Publication Type: Conference Paper/Unpublished Manuscript
Abstract: Institutionalist explanations of modern ethnic violence tend to emphasize the weakness of the state or the failure of civic institutions to prevent violence. Without adequate specification of mechanisms, however, this cluster of explanations risks becoming tautological. Moreover, restricting explanation to proximate temporalities may at times be misleading. This article proposes a historical turn in explanations of ethnic violence, focusing on how legacies of state formation and embedded political networks promote the possibility that violent repertoires will be used at specific historical moments. Using a range of archival and historical sources on recurrent Hindu-Muslim violence in western India, and comparative cases to discipline the theory, this paper demonstrates that ethnic violence becomes a stronger possibility in cases where prior trajectories of state formation have deepened, formalized, and accordingly policed ethnic categories. These possibilities are turned into actual events of ethnic violence when organizations and parties tap them as legacies to create ethnic blocs at unstable historical moments to win political ascendancy. While organizing these blocs they either take advantage of the prior disorganization of other possible social formations (suppressed historical possibilities), or actively disorganize them through tactics that often involve violence.

2009 - The Law and Society Association Pages: 35 pages || Words: 10239 words || 
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5. Kruse, Karl. "Strong Arm, Weak Law: Explanations for Weakness in International Regulation Regimes for Private Military Companies" Paper presented at the annual meeting of the The Law and Society Association, Grand Hyatt, Denver, Colorado, May 25, 2009 Online <PDF>. 2020-02-22 <http://citation.allacademic.com/meta/p303658_index.html>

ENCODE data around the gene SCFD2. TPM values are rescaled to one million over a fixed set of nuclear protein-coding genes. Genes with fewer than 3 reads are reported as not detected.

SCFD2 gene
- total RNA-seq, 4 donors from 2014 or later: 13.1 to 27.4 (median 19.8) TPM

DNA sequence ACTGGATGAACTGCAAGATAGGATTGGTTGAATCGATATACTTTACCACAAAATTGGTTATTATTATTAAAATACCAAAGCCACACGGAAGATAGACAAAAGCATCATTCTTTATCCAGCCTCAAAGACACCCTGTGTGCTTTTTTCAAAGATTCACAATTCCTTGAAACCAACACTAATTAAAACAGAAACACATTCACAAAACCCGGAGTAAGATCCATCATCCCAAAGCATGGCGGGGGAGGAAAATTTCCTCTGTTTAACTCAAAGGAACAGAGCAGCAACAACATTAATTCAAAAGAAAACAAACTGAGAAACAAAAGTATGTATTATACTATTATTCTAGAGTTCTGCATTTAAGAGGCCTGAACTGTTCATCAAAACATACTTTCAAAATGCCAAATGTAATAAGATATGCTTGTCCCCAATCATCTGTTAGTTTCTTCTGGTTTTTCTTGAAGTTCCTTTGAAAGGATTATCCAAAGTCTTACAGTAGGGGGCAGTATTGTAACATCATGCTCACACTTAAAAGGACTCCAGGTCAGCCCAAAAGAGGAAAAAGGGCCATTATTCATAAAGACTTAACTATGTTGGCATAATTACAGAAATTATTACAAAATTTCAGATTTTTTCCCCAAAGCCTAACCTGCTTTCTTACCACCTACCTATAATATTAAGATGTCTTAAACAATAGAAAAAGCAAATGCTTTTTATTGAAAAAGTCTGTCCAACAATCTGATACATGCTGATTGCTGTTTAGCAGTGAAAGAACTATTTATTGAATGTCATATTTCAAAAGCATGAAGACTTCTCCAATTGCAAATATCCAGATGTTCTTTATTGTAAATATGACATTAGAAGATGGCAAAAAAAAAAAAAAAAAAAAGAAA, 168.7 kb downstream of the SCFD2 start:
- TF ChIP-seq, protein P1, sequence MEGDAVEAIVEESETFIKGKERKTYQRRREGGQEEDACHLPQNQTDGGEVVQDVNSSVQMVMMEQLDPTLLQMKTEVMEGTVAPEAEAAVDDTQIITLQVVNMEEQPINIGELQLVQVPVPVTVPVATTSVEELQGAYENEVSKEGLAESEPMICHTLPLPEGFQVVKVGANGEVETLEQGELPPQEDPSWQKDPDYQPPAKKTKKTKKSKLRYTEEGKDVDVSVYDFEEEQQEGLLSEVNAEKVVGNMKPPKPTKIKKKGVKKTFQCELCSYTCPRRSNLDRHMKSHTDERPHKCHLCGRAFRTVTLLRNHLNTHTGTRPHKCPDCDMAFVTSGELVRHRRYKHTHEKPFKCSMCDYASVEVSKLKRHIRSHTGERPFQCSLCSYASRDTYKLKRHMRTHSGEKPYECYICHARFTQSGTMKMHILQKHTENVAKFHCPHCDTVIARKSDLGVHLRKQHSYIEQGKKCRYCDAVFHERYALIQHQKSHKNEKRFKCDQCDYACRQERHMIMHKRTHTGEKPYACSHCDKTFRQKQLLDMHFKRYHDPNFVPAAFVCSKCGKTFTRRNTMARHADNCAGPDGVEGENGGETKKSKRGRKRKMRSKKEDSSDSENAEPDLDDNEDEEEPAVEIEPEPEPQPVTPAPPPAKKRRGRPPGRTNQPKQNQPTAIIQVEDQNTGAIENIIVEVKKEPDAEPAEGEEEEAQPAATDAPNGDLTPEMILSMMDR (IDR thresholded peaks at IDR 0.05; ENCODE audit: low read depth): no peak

Publication Type: Conference Paper/Unpublished Manuscript
Review Method: Peer Reviewed
Abstract: Regimes emerge when the gains from their existence exceeds the costs of their creation and maintenance. Currently, there are no comprehensive and binding international regimes to regulate the actions of Private Military Companies (PMCs). Those that do exist have been insufficient to address the numerous reports of widespread abuses by these companies which range from contract mismanagement to human rights abuse. Calls have come from academia, governments, and even the companies themselves for a more cohesive regulatory regime. An interaction of sovereignty costs and agency slack helps explain the weakness of regulatory regimes regarding the industry. Increasing international regulation adds complexity to the already tangled relationship between PMCs and states, creating multiple responsibilities to multiple principles, compounding existing problems with agency. This is particularly true with the United States, the leading user and provider of PMC services. The prospective costs of creating and enforcing international laws on the issue outweigh the prospective benefits, hindering international cooperation on the issue. Thus, states continue to prefer to attempt to apply a strong arm in controlling contracting companies rather than a weak law.